shopping goods
consumer products that are purchased by consumers after comparing products and stores to get the best quality, price, and/or service.
capital goods
manufactured or constructed items used in the production of goods and services
convenience goods and services
goods and services purchased quickly and without much thought or effort by ultimate consumers
specialty goods
consumer products with special or unique characteristics that consumers are willing to exert special efforts to obtain
relative prices
come into play when both wages and prices rise or fall at the same rate, so that consumers are willing to pay the new price
competitive prices
prices that are about equal to or lower than those of a business's competitors
unfair prices
prices that are either too high for the good or service provided, or too low in comparison to those of competitors
objective prices
prices that are fair and reasonable, relating strictly to the value of the product
philanthropic responsibility
part of a business's overall social responsibility-does not relate to political campaigns, scientific research, or the economy
pure risks
risks that carry with them the possibility of loss or no loss
speculative risks
those risks that may result in a loss, no change, or a gain.
absolute advantage
when a nation can produce a product for less than other nations
comparative advantage
achieved by a nation from specializing in and producing goods and services at which it is relatively most efficient
trade surplus
occurs when a nation's exports are greater than ints imports
trade quota
restriction that limits the quantity of goods which can move in and out of the country
joint venture/strategic alliance
an arrangement that involves two or more businesses entering into a short-term relationship by combining complementary resources such as technology, skills, capital, or distribution channels for the benefit of all parties.
franchise
a contractual agreement between a parent company and a franchisee (separate entity or company) to distribute the parent company's goods or services.
resentment
a feeling of bitterness that other people have treated you unfairly-people often become ____ when they fail to take responsibility for their decisions and actions because they have relinquished control of their lives to other people or outside circumstances
denial
refusal to accept the truth
guilt/remorse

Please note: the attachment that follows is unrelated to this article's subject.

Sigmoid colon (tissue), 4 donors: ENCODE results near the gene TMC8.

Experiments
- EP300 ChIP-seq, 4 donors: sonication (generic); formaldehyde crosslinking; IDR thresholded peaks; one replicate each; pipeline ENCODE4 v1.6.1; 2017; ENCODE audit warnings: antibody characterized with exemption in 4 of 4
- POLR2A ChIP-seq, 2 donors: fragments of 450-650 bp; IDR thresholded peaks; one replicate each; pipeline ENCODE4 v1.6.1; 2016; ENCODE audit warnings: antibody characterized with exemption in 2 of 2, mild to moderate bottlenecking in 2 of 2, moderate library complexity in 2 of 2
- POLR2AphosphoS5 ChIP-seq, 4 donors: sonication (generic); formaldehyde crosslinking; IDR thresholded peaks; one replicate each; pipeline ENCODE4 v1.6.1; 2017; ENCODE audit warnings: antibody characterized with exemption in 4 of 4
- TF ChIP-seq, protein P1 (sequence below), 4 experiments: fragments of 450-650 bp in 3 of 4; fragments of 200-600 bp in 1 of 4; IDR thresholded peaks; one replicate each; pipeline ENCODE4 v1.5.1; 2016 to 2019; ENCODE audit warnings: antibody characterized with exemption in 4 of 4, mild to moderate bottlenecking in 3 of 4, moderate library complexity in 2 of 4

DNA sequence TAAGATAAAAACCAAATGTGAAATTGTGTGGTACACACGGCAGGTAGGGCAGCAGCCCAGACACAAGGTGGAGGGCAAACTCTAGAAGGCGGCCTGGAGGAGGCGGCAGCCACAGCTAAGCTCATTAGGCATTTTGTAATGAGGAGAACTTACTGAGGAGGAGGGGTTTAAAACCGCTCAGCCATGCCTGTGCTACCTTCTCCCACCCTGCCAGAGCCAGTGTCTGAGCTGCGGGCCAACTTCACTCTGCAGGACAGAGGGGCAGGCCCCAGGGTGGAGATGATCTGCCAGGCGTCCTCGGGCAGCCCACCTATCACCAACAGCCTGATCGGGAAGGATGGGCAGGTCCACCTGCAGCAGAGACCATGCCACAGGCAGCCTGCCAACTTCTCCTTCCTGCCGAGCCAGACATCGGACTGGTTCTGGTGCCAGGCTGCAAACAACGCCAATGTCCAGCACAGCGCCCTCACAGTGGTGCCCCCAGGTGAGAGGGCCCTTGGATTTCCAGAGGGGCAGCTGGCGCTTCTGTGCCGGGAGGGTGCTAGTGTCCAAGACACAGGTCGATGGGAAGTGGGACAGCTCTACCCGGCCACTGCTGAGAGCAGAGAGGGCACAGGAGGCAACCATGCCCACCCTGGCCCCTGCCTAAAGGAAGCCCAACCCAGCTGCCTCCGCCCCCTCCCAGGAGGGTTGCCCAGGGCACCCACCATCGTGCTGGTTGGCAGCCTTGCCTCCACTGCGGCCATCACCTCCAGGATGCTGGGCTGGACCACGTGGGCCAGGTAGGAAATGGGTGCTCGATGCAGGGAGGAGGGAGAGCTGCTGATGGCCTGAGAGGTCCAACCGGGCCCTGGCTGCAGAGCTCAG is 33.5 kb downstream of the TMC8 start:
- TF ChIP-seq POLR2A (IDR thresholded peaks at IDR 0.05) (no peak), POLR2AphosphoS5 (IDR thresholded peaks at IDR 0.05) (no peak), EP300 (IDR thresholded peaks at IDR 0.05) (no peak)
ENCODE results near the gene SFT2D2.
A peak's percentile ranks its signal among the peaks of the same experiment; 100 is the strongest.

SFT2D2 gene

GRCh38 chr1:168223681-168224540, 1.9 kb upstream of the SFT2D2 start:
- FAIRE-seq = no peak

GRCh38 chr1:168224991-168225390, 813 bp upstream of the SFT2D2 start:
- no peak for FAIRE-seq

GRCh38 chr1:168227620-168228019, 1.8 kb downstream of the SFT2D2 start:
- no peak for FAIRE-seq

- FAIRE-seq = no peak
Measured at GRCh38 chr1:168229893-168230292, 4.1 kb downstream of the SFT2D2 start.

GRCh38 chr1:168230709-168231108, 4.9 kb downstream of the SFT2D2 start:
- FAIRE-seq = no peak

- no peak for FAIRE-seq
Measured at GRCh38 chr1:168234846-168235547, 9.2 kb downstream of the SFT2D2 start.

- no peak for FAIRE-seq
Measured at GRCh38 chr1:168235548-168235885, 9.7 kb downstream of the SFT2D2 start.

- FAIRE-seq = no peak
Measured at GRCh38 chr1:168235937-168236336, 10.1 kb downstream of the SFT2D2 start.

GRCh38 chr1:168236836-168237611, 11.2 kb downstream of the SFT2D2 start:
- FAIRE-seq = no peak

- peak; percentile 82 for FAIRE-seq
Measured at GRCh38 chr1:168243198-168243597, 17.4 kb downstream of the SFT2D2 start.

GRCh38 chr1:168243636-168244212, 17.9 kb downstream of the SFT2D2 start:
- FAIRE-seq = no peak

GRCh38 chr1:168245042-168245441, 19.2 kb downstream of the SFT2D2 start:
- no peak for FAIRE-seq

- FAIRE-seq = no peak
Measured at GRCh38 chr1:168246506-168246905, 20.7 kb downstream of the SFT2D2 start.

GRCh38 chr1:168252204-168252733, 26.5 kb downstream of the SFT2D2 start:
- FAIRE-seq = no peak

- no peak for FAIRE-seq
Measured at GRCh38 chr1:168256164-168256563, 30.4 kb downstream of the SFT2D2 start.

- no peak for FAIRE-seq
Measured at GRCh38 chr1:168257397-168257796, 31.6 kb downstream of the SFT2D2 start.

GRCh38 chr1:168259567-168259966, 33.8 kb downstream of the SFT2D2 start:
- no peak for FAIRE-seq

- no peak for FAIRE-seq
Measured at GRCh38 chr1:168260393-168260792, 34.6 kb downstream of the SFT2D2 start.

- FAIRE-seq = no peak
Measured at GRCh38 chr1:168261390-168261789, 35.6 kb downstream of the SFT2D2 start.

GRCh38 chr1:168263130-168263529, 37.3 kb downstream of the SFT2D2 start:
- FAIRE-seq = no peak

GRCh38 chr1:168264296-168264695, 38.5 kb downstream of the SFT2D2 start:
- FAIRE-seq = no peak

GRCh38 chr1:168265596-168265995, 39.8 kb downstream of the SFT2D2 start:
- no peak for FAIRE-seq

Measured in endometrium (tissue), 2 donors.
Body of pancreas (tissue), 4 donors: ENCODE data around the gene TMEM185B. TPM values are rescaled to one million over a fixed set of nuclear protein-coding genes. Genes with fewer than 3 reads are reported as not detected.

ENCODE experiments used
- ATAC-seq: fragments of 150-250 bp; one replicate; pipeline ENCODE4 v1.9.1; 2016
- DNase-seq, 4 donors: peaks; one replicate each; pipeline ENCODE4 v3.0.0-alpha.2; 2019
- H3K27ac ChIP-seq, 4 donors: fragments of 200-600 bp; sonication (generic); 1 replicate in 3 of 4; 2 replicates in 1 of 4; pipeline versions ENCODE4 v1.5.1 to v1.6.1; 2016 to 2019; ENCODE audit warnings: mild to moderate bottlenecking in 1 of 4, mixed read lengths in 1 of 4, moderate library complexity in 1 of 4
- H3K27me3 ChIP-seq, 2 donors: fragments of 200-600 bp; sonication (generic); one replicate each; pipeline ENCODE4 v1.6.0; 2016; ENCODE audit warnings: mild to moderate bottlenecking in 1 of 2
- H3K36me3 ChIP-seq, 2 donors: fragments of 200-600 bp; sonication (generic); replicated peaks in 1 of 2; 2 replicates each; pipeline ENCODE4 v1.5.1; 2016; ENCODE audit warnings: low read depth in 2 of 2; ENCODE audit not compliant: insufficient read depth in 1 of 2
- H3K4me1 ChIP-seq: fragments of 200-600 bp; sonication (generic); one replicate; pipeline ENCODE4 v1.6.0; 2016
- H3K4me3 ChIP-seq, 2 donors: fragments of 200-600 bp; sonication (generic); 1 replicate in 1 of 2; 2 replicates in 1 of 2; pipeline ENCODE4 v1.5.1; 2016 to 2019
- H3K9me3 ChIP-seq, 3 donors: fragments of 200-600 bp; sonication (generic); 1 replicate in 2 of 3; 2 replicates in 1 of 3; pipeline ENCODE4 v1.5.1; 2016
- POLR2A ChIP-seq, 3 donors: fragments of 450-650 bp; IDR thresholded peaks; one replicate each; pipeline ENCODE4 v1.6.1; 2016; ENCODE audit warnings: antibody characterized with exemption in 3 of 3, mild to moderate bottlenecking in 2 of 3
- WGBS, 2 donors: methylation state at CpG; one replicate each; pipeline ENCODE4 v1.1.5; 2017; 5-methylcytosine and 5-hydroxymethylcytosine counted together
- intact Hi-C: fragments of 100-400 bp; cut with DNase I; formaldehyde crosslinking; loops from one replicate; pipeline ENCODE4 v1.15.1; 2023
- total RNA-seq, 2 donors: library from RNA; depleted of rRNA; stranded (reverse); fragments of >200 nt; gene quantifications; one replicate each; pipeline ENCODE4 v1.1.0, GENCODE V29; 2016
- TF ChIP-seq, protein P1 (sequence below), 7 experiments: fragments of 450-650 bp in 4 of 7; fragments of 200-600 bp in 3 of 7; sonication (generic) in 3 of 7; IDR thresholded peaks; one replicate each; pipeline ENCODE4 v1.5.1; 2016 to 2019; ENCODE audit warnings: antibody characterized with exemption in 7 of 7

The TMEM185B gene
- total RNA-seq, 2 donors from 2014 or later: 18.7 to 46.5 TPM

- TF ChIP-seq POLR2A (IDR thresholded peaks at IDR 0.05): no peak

a negative feeling people experience when they've done something they shouldn't do or not done something they should
verbal communication
the exchange of information through the use of words, including writing and speech.
nonverbal communication
exchange of information without the use of words, including body language, eye contact, and gestures
stress
feeling you get when you're overwhelmed, overworked, or worried.
productivity
amount of work employees perform in a given period, usually their output per hour
employee turnover
the rate at which a business gains and loses employees
quality circle
a problem-solving group of coworkers who are given work situations or problems to study and discuss in order to recommend solutions to management
standing committee
group that works together for a common purpose over a long period of time
short-term committee
group that has an immediate goal, such as planning a social event for employees
product team
consists of individuals who work together to develop, improve, and/or market a product
revolving credit plan
a credit plan that allows customers to make purchases that are within their credit limit and pay all or part of the balance due each month
budget credit plan
a short-term credit plan, typically for two to three months
open credit plan
a regular credit plan requiring payment in full at the end of each credit period
coupon credit plan
issues coupons to be paid for over a period of time and to be used by customers in making purchases
life insurance
insurance to protect others (family members) from financial losses related to his/her death.
worker's compensation insurance
insurance purchased by employers to provide benefits to employees who are injured on the job
liability insurance
insurance that covers costs associated with potential property losses or injuries due to negligence on the part of the insurance owner
property insurance
insurance that covers land and building losses
compounding growth
earning interest upon interest. three key factors: amount of money invested, how long money is invested, and how much investment grows each year
commodities
raw, primary products which are typically categorized as energy, metals, and agricultural products
financial holding company
a large organization that owns most or all of the shares of individually incorporated subsidiaries that engage in other types of financial activities.
economic expansion
during ____________, production, employment, income, sales, the demand for moeny, and interest rates rapidly increase.
globalization
the rapid and unimpeded flow of capital, labor, nad ideas, across national borders
protectionism
refers to government policies that aim to protect domestic industries and businesses against foreign competition
securities/stock table
format used to list stock quotes in newspapers and on websites. helps monitor the performance of a company's stock.
volatile stock
when a stock's price rises or falls sharply. means investors can earn or lose a great deal of money by owning the stock
rate of return
the reward or benefit received in return for an investment, recorded as a percentage of the investment
price-earning ratio
the financial ratio that shows how much investors are willing to pay for each dollar of earnings
dividend
portion of a company's profits, paid to shareholders, usually on a quarterly basis